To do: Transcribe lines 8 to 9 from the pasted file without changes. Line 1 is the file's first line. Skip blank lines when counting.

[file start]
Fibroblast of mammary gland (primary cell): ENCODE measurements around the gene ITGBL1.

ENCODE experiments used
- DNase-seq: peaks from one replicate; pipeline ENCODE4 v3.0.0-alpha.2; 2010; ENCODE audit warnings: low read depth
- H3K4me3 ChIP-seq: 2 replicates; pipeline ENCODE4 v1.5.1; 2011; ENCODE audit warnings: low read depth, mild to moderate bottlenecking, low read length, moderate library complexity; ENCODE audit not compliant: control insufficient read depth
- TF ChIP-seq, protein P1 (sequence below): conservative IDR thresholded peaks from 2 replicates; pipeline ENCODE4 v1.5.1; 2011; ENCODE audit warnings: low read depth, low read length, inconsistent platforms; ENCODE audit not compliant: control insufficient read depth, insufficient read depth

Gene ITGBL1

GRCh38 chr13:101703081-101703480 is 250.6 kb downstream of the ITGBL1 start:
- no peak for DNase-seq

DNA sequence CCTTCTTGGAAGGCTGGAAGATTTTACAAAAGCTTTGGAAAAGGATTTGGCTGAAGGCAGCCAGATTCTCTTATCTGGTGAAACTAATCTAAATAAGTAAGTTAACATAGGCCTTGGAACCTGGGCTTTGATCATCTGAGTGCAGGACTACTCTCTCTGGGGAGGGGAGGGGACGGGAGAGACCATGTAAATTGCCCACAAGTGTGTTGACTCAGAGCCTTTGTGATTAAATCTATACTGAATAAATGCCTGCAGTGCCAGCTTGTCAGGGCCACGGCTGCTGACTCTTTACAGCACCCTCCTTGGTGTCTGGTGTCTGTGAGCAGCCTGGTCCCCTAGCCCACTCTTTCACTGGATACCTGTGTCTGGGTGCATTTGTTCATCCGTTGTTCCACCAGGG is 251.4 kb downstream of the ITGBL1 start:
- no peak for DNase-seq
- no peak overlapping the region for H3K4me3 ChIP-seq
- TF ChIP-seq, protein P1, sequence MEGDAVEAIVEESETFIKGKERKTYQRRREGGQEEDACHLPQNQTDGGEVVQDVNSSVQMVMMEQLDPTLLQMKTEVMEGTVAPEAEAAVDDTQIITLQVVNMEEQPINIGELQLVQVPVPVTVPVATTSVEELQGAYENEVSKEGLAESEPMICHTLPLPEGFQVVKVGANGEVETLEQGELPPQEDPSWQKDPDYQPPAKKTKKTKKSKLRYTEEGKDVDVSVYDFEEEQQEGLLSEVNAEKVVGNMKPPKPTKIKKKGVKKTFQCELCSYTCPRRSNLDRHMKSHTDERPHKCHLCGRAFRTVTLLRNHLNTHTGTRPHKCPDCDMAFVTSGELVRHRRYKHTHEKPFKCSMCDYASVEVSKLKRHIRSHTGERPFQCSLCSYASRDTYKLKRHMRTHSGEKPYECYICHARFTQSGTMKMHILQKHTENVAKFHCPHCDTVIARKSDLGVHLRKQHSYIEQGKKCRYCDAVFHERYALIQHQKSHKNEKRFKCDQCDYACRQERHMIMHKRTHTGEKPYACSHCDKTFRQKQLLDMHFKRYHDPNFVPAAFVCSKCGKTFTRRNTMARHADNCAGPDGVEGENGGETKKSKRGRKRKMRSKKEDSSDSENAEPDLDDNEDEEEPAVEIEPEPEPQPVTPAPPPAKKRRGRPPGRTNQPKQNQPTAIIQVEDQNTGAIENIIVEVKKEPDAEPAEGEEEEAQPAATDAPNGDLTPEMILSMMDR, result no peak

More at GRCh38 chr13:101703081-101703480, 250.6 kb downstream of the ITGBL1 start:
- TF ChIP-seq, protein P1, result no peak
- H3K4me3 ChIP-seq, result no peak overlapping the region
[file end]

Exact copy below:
- no peak for DNase-seq

DNA sequence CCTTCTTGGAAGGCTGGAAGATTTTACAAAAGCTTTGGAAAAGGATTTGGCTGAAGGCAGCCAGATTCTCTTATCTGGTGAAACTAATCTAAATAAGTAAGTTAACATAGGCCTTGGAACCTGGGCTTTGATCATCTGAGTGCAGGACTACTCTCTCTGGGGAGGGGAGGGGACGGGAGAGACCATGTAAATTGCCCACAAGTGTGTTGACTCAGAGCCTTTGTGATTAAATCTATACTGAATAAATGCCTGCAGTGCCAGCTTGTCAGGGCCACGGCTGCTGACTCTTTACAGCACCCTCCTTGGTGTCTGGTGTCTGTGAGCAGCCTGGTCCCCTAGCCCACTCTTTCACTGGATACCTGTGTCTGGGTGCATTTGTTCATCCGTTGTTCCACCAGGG is 251.4 kb downstream of the ITGBL1 start: